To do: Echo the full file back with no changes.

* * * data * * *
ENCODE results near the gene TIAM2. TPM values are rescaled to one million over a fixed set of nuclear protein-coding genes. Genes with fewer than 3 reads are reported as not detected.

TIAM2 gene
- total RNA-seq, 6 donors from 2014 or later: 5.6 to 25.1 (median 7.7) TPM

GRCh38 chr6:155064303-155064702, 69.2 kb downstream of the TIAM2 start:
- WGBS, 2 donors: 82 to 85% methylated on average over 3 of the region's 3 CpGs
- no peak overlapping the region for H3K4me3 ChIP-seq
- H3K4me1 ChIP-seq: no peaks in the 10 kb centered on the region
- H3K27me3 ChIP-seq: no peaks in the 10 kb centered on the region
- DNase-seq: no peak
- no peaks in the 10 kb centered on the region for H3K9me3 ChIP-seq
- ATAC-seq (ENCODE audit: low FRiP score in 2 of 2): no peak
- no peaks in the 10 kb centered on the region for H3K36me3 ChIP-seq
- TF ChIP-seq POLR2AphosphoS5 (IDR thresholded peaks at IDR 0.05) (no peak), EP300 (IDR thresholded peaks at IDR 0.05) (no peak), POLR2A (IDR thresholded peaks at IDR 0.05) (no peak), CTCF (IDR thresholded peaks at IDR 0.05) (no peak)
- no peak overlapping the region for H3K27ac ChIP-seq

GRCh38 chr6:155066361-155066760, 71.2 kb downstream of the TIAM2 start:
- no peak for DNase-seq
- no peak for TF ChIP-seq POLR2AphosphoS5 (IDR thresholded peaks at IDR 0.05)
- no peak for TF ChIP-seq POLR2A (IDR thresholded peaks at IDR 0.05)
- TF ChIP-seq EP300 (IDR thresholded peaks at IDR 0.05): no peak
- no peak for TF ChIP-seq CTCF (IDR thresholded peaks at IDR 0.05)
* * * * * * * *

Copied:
ENCODE results near the gene TIAM2. TPM values are rescaled to one million over a fixed set of nuclear protein-coding genes. Genes with fewer than 3 reads are reported as not detected.

TIAM2 gene
- total RNA-seq, 6 donors from 2014 or later: 5.6 to 25.1 (median 7.7) TPM

GRCh38 chr6:155064303-155064702, 69.2 kb downstream of the TIAM2 start:
- WGBS, 2 donors: 82 to 85% methylated on average over 3 of the region's 3 CpGs
- no peak overlapping the region for H3K4me3 ChIP-seq
- H3K4me1 ChIP-seq: no peaks in the 10 kb centered on the region
- H3K27me3 ChIP-seq: no peaks in the 10 kb centered on the region
- DNase-seq: no peak
- no peaks in the 10 kb centered on the region for H3K9me3 ChIP-seq
- ATAC-seq (ENCODE audit: low FRiP score in 2 of 2): no peak
- no peaks in the 10 kb centered on the region for H3K36me3 ChIP-seq
- TF ChIP-seq POLR2AphosphoS5 (IDR thresholded peaks at IDR 0.05) (no peak), EP300 (IDR thresholded peaks at IDR 0.05) (no peak), POLR2A (IDR thresholded peaks at IDR 0.05) (no peak), CTCF (IDR thresholded peaks at IDR 0.05) (no peak)
- no peak overlapping the region for H3K27ac ChIP-seq

GRCh38 chr6:155066361-155066760, 71.2 kb downstream of the TIAM2 start:
- no peak for DNase-seq
- no peak for TF ChIP-seq POLR2AphosphoS5 (IDR thresholded peaks at IDR 0.05)
- no peak for TF ChIP-seq POLR2A (IDR thresholded peaks at IDR 0.05)
- TF ChIP-seq EP300 (IDR thresholded peaks at IDR 0.05): no peak
- no peak for TF ChIP-seq CTCF (IDR thresholded peaks at IDR 0.05)